This thesis is a comparative reading of selected contemporary fictions from Australia and South Africa. By drawing on postcolonial theory and trauma theory, this thesis argues that specific genres are transformed in distinctive ways in these two settler literatures to address the continuing presence of the colonial past. It focuses in particular on three genres: the Bildungsroman, the historical novel, and the pastoral to consider how these have been reproduced, adapted and transformed in these literatures in the recent past.
This thesis argues that these transformations testify to the ways that recent Australian and South African literary imaginaries respond to the legacies of traumatic histories of colonization and dispossession. In both Australia and South Africa processes of reconciliation and social justice in recent decades have produced intense debates about history, fiction and the ways these disciplines can generate new ways of understanding the traumatic legacies of settler colonialism. By focusing on a selection of close and comparative readings, this thesis identifies a series of common tropes, techniques and preoccupations that draw together these two literatures which are so often read apart in terms of distinctive national histories.
The first chapter, “Representation of Trauma in Two Selected Bildungsromane”, investigates how the genre of the Bildungsroman is rehabilitated and how its traditional boundaries are transgressed to explore the psychic landscapes of childhood trauma. Gail Jones’ Sorry (2008) and Rachel Zadok’s Gem Squash Tokoloshe (2005) are examined as case studies to suggest their departures from European traditions to include the legacies of colonisation. These challenge the traditional passage from adolescence to maturity in the Bildungroman, resulting in narratives where this journey remains incomplete.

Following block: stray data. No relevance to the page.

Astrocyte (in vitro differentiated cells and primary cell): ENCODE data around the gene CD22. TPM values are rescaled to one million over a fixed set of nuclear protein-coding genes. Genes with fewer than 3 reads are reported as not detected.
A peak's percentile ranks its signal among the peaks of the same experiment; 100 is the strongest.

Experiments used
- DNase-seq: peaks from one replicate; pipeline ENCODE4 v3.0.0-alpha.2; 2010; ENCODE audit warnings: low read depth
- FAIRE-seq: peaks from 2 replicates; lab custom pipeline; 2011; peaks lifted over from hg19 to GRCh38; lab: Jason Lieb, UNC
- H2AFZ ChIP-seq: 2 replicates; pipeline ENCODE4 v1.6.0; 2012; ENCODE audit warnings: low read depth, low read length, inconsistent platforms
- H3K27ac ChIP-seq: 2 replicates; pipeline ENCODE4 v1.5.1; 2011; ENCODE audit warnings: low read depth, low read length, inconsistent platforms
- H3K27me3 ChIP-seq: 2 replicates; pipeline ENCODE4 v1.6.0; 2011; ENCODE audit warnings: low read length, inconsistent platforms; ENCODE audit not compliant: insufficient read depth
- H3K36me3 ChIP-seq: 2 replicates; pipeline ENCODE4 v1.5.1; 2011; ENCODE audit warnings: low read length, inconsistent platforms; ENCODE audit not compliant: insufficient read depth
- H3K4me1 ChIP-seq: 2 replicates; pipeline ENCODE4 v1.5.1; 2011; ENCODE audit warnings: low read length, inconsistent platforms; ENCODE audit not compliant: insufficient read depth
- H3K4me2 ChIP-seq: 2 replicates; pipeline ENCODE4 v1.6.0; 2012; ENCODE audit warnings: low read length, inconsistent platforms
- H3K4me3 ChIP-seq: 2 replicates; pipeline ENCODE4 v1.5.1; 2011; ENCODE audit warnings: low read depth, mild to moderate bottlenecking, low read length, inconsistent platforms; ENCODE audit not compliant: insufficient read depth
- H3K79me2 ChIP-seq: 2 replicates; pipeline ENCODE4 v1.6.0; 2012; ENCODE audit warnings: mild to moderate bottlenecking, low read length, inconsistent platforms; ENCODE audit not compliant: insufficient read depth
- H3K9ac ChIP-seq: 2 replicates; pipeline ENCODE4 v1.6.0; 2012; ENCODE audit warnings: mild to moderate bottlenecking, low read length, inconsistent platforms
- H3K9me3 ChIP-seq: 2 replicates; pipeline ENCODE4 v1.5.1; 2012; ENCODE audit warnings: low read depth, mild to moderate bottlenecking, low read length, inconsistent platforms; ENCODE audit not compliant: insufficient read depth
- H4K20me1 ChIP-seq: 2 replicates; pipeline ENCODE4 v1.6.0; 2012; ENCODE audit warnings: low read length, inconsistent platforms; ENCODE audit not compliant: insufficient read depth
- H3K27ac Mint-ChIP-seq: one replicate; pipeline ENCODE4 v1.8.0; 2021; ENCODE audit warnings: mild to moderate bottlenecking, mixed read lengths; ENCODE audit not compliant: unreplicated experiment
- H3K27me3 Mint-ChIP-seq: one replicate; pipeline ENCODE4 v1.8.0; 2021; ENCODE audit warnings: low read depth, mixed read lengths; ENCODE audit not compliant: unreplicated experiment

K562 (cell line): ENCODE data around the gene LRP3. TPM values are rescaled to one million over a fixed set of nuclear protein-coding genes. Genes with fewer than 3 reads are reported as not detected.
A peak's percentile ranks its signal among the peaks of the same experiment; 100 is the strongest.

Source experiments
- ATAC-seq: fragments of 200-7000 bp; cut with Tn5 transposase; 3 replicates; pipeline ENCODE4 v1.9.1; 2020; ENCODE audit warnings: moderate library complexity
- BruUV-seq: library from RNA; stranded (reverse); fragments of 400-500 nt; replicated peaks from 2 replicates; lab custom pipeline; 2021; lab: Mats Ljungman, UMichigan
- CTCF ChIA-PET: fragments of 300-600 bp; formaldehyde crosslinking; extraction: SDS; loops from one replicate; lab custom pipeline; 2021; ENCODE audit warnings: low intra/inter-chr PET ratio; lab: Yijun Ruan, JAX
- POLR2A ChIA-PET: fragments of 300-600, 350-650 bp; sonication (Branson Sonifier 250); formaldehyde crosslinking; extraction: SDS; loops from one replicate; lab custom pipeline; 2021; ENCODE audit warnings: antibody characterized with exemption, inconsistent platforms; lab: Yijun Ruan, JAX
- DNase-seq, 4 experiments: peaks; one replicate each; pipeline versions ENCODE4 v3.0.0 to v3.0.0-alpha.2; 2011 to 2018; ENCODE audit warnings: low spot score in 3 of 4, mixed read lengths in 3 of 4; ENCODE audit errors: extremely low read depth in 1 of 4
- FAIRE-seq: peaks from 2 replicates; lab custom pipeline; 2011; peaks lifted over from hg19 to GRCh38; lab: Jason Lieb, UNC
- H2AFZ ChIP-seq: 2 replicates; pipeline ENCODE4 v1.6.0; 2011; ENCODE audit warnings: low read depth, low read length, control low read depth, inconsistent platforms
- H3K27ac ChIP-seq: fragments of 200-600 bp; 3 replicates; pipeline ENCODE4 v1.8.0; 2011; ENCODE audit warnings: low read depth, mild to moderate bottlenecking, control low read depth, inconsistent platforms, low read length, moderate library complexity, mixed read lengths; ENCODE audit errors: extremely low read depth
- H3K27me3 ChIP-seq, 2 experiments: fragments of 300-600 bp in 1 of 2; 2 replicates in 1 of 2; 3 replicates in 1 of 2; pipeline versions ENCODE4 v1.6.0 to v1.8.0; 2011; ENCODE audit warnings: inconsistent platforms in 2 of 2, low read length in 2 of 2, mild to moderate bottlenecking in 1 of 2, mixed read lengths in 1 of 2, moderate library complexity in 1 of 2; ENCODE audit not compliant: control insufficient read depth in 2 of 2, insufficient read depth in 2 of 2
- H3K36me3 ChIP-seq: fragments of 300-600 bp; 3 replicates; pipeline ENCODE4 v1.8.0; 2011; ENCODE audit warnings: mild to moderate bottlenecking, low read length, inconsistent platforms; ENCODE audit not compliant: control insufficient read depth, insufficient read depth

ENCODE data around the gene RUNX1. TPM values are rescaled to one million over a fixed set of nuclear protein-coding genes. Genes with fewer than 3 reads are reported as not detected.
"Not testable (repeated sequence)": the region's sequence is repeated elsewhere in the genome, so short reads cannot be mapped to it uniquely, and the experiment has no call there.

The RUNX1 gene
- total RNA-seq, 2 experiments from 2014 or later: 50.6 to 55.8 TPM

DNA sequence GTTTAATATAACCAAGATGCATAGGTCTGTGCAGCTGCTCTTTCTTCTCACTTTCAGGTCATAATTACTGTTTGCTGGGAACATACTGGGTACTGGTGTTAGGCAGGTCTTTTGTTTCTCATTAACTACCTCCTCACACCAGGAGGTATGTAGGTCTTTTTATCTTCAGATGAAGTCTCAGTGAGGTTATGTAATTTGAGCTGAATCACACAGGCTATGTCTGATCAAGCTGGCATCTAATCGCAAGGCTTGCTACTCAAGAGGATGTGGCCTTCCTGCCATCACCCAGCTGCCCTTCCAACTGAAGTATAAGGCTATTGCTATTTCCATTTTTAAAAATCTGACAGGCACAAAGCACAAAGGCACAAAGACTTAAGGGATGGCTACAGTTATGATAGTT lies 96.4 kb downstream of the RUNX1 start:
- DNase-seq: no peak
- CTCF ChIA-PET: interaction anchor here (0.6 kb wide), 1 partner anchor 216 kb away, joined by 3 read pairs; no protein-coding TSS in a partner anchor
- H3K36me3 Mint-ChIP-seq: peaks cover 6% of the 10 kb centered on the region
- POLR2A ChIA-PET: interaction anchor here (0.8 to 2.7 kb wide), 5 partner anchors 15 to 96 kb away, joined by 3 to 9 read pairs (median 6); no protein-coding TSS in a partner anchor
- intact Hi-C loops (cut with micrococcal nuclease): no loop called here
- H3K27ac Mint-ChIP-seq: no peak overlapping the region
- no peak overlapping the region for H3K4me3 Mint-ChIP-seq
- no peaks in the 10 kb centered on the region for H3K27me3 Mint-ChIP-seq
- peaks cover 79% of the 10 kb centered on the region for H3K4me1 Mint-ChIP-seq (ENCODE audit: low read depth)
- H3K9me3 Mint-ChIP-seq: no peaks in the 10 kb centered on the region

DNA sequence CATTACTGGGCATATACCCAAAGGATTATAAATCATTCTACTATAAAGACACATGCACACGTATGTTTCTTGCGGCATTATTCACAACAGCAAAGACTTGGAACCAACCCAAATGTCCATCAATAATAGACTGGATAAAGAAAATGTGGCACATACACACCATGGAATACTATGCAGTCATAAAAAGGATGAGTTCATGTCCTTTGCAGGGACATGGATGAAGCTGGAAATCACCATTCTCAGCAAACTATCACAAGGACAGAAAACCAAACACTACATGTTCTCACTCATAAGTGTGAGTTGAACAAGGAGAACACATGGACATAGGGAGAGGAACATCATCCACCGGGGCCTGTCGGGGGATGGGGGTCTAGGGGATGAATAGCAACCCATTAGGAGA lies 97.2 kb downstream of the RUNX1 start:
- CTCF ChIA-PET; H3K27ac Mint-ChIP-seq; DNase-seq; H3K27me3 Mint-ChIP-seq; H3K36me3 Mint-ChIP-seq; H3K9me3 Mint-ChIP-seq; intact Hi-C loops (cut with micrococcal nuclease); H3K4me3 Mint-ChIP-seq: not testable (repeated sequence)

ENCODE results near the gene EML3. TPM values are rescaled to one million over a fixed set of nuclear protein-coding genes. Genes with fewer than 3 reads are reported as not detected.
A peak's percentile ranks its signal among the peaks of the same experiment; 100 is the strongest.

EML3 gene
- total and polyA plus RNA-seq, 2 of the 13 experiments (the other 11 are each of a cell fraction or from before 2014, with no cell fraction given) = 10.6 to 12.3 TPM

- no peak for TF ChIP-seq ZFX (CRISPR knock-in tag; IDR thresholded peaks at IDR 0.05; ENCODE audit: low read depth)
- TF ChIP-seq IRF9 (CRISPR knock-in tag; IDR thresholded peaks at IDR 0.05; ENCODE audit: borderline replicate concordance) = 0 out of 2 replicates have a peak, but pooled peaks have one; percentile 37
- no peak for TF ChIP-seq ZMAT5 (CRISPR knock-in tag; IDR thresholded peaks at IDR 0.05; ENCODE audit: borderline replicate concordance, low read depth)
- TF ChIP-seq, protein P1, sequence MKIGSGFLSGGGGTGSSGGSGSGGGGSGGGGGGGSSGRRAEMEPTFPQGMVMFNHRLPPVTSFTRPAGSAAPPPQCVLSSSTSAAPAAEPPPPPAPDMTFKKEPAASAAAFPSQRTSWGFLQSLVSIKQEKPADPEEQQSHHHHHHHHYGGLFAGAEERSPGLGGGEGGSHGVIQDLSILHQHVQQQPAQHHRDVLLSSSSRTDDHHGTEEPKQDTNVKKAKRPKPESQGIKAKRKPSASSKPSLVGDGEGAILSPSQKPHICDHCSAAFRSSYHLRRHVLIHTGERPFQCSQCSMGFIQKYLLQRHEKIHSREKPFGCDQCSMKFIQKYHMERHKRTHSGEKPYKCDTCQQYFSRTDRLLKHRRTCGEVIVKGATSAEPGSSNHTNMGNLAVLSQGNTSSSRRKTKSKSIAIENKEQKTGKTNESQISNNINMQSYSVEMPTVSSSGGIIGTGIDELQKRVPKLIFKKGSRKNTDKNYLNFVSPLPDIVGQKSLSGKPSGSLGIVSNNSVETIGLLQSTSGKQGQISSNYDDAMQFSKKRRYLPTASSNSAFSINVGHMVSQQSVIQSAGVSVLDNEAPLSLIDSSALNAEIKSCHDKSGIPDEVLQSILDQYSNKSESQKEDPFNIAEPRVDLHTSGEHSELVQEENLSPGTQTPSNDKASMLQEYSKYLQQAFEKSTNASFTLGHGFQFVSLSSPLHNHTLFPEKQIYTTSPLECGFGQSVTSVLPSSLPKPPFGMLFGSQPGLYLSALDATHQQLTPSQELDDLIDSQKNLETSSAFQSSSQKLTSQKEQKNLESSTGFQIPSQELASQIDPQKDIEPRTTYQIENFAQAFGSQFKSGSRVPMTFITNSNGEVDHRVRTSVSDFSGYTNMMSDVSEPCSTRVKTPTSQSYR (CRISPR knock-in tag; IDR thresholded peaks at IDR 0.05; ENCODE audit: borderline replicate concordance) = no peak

In the second chapter of the thesis, “Postcolonial Pastoral”, an analysis of how the pastoral engages in distinctively postcolonial forms suggests the flexibility and mutability of generic themes, such as landscape, borders, and memory, and reveals points of contact within the frame of trauma theory. The chapter focuses on David Malouf’s Remembering Babylon (1993) and Lisa Fugard’s Skinner’s Drift (2005). Both postcolonial novels attack the traditional tropes of nostalgic myths and belonging to expose the settlers’ feelings of unsettledness in anti-pastoral scenes marked by traumatic memories and Indigenous dispossession.
Recent contemporary Australian and South African historical novels challenge officially sanctioned national histories by engaging with the legacies of the colonial past. The third chapter, “Making Use of History”, focuses on alternative imaginings of histories of settlement in Australia and South Africa that center on the trauma of the past. In this final chapter, Kate Grenville’s The Secret River (2005) and Zoë Wicomb’s David’s Story (2001) are examined to investigate how they engage in revising their nations’ histories to recuperate a violent and silenced past. Both writers inscribe a traumatic memory within their historical texts to seek justice for a dispossessed people.
This thesis argues that these fictions contribute to debates about colonialism, trauma and social justice, and that together they make a distinctive intervention into ways of thinking about contemporary postcolonial fiction.